“From that spot it was one of the most spectacular views I have ever seen and Jon felt the same way,” Ryan said. “We sat their and shared this amazing moment together and Jon looked at me said ‘You know what Hudson? This has been the most amazing experience and I am honored to be up here with you.’ When I heard that my heart sank.”
In that moment all the anxiety and doubt that Ryan Hudson had felt throughout his career as an athlete fell away. Sitting there with one of the most prominent figures in the world of mountaineering his skills and talents were acknowledged and honored in a way that he had never experience before. But suddenly that bright instant in time became overshadowed by a pending storm that Ryan couldn’t see.
“This amazing and all,” Krakauer said. “But we have to get the hell out of here. Something’s coming and it’s big and we’re in the wrong place.”
The sky was blue, the air was still and Ryan was terribly confused. But Krakauer’s dire warning would brook no argument. They immediately stood up, put on their packs and ran as fast as they could down the mountain.
“There were still other teams on their way up,” Ryan said. “And they were looking at us like we’re crazy.”
As they passed group after group Krakauer spread the word that there was a major storm coming. With so many international teams on the mountain not everyone understood what he was trying to convey and many groups kept moving up. But just as Ryan and Krakauer made it half-way down the Football Field the sky suddenly turned dark and there was a horrifying clap of thunder.
“The sun was gone at this point,” Ryan said. “And it turned into this really big electrical storm. At this point I’m pretty sure I’m dead.”
But they kept moving as quickly as they could until they finally reached the rest of their team. By this point the snow is coming down sideways and the wind is howling. Lightning was striking all around them. And everyone’s metallic gear had become electrified.
“People’s harnesses and carabiners are rattling,” Ryan said “Ice axes and ski poles, everything metal has his hum to it. People are getting shocked by their gear.”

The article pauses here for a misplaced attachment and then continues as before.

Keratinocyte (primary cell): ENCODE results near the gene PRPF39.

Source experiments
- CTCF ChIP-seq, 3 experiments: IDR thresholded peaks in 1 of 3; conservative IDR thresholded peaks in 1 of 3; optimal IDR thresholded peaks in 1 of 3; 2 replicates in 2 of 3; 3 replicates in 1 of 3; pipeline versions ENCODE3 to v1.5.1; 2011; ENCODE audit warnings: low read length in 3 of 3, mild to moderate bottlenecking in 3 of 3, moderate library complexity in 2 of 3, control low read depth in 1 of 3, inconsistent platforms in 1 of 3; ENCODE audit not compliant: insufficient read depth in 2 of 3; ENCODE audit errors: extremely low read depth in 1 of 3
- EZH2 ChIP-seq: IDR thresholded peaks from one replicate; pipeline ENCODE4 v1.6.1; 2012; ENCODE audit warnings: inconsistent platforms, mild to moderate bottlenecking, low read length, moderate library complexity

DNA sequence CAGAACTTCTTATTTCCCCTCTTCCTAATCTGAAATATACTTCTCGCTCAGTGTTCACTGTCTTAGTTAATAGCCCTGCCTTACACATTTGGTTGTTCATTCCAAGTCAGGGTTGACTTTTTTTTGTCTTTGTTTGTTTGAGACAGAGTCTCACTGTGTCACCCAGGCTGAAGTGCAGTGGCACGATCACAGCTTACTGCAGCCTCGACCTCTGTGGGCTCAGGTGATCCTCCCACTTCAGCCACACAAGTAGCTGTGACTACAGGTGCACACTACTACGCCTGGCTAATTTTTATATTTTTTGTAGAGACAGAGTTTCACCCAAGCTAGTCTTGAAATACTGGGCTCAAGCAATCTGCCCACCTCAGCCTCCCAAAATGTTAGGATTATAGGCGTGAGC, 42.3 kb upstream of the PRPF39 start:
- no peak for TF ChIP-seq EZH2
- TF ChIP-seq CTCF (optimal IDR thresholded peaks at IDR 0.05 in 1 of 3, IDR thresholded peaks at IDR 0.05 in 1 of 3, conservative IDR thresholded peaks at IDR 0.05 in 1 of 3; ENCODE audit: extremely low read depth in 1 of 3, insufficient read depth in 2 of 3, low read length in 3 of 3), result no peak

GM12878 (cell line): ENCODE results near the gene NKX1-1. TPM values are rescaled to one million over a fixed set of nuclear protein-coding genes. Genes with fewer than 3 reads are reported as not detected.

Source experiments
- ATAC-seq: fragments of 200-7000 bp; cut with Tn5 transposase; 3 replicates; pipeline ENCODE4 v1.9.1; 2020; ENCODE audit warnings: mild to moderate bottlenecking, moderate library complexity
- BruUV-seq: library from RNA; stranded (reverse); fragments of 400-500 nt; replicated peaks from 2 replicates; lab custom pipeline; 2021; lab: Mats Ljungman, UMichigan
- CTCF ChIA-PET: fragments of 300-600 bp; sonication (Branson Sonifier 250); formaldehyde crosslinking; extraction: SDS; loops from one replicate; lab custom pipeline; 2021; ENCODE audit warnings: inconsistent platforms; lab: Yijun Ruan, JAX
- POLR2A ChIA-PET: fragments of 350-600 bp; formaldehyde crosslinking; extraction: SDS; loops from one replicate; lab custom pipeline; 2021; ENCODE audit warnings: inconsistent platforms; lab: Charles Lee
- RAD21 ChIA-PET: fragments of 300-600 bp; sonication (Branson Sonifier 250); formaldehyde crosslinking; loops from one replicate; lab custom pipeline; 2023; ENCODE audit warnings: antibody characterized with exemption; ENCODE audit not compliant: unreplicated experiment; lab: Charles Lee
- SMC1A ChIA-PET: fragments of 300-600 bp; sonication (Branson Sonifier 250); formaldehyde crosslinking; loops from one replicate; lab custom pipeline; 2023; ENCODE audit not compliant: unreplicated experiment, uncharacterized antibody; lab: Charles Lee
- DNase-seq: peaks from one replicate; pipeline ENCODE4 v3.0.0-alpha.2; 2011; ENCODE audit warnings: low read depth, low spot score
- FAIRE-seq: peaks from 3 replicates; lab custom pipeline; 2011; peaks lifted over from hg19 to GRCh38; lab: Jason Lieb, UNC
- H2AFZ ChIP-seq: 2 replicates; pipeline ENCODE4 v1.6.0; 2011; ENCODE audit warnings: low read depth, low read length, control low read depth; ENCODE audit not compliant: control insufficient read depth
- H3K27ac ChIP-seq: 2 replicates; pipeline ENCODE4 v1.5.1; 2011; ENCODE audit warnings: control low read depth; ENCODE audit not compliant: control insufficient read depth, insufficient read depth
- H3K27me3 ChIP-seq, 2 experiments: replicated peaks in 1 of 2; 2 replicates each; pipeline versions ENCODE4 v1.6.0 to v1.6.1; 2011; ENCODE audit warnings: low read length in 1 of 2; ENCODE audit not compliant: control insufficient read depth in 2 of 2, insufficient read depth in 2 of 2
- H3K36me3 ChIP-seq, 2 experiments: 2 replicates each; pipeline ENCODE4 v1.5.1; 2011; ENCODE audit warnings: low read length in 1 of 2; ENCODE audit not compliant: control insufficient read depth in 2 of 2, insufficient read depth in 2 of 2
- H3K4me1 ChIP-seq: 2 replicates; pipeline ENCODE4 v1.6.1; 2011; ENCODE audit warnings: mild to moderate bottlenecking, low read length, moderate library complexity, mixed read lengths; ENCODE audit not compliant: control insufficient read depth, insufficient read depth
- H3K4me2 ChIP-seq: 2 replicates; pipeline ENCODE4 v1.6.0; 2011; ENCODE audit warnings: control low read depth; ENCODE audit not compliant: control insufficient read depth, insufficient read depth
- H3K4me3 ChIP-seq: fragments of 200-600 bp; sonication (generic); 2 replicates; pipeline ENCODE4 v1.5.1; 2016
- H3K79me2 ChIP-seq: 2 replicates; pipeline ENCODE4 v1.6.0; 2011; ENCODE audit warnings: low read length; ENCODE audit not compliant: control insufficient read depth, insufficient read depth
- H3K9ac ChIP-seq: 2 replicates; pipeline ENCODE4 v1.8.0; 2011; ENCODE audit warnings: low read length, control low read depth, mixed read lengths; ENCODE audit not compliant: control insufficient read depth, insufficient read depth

Thinking quickly each member of the team removed all their metal objects and immediately they sat down in the snow. They got as low to ground as possible as Conrad and Krakauer tried to keep everyone calm. When there was lull in the lightning strikes they all gathered together there skis, poles, snowboards ice axes, anything with metal and tied them all together into a single bundle that they dragged behind them with a length of rope. They ran down the mountain.
Although some members of the team stopped to spend the night at the High Camp at 17,200 feet Ryan and a majority of the group spent the next five hours trudging their way back to Advance Base Camp. Only two days remained on their permit. The expedition was over. They had to leave. From 14 Camp they would return to the landing strip in the morning and head for home.
Looking back on the experience Ryan found it to be one of the most rewarding of his young life. He found himself tested against the elements and performed well despite his lack of advanced training or years of experience. Now that he’s had a taste of it Ryan says that he wants to make big mountain snowboarding part of his career as a professional athlete.
“I’m not at the point where I can afford to go out into unknown ranges and start naming peaks after my kids,”Ryan said. “But you know man it’s all about falling in love with what you want to do, something that makes you feel good, something that you feel passionate about. Whether or not the color of my skin is black, pink, purple, orange or green we’re all in it for the same thing.”
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Photo: Courtesy of Max Lowe
The story of Ryan Hudson is detailed in the new book The Adventure Gap: Changing the Face of the Outdoors